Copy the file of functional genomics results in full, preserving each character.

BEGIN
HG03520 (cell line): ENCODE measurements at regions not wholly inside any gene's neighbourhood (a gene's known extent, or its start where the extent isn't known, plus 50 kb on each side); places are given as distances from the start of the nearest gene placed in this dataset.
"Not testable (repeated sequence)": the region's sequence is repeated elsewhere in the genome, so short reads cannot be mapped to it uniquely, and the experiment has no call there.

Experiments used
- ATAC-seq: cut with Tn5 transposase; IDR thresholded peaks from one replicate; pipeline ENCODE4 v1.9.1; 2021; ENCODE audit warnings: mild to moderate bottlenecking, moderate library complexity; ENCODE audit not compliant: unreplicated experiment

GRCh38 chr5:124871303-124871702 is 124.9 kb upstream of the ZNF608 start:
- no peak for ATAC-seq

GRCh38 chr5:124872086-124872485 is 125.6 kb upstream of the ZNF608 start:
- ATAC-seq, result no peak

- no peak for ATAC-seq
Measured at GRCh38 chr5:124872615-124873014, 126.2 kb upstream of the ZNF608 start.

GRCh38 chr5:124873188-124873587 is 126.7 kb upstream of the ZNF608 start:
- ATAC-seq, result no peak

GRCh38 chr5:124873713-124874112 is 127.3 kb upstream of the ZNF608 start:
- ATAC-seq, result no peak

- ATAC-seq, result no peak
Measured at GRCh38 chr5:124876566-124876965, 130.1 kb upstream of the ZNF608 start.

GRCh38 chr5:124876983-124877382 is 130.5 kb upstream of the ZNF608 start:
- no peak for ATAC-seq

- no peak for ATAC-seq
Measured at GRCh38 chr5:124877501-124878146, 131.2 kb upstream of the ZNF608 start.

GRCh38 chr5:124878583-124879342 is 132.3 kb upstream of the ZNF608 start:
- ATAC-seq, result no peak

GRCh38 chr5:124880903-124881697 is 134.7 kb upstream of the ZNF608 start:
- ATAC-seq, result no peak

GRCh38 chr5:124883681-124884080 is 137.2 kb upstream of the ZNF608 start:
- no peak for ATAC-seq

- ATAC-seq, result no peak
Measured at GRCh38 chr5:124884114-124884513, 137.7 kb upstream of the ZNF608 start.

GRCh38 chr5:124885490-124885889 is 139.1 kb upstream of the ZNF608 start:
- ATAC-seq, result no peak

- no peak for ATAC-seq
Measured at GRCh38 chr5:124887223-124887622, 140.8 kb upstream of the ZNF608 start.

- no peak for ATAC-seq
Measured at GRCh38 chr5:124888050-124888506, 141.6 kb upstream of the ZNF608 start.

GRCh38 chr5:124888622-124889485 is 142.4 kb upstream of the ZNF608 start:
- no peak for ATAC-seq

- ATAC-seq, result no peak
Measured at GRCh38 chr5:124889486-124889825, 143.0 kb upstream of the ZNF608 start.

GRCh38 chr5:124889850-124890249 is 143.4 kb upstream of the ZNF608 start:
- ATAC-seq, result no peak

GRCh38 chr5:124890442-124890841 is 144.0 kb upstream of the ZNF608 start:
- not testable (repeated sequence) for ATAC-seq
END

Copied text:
HG03520 (cell line): ENCODE measurements at regions not wholly inside any gene's neighbourhood (a gene's known extent, or its start where the extent isn't known, plus 50 kb on each side); places are given as distances from the start of the nearest gene placed in this dataset.
"Not testable (repeated sequence)": the region's sequence is repeated elsewhere in the genome, so short reads cannot be mapped to it uniquely, and the experiment has no call there.

Experiments used
- ATAC-seq: cut with Tn5 transposase; IDR thresholded peaks from one replicate; pipeline ENCODE4 v1.9.1; 2021; ENCODE audit warnings: mild to moderate bottlenecking, moderate library complexity; ENCODE audit not compliant: unreplicated experiment

GRCh38 chr5:124871303-124871702 is 124.9 kb upstream of the ZNF608 start:
- no peak for ATAC-seq

GRCh38 chr5:124872086-124872485 is 125.6 kb upstream of the ZNF608 start:
- ATAC-seq, result no peak

- no peak for ATAC-seq
Measured at GRCh38 chr5:124872615-124873014, 126.2 kb upstream of the ZNF608 start.

GRCh38 chr5:124873188-124873587 is 126.7 kb upstream of the ZNF608 start:
- ATAC-seq, result no peak

GRCh38 chr5:124873713-124874112 is 127.3 kb upstream of the ZNF608 start:
- ATAC-seq, result no peak

- ATAC-seq, result no peak
Measured at GRCh38 chr5:124876566-124876965, 130.1 kb upstream of the ZNF608 start.

GRCh38 chr5:124876983-124877382 is 130.5 kb upstream of the ZNF608 start:
- no peak for ATAC-seq

- no peak for ATAC-seq
Measured at GRCh38 chr5:124877501-124878146, 131.2 kb upstream of the ZNF608 start.

GRCh38 chr5:124878583-124879342 is 132.3 kb upstream of the ZNF608 start:
- ATAC-seq, result no peak

GRCh38 chr5:124880903-124881697 is 134.7 kb upstream of the ZNF608 start:
- ATAC-seq, result no peak

GRCh38 chr5:124883681-124884080 is 137.2 kb upstream of the ZNF608 start:
- no peak for ATAC-seq

- ATAC-seq, result no peak
Measured at GRCh38 chr5:124884114-124884513, 137.7 kb upstream of the ZNF608 start.

GRCh38 chr5:124885490-124885889 is 139.1 kb upstream of the ZNF608 start:
- ATAC-seq, result no peak

- no peak for ATAC-seq
Measured at GRCh38 chr5:124887223-124887622, 140.8 kb upstream of the ZNF608 start.

- no peak for ATAC-seq
Measured at GRCh38 chr5:124888050-124888506, 141.6 kb upstream of the ZNF608 start.

GRCh38 chr5:124888622-124889485 is 142.4 kb upstream of the ZNF608 start:
- no peak for ATAC-seq

- ATAC-seq, result no peak
Measured at GRCh38 chr5:124889486-124889825, 143.0 kb upstream of the ZNF608 start.

GRCh38 chr5:124889850-124890249 is 143.4 kb upstream of the ZNF608 start:
- ATAC-seq, result no peak

GRCh38 chr5:124890442-124890841 is 144.0 kb upstream of the ZNF608 start:
- not testable (repeated sequence) for ATAC-seq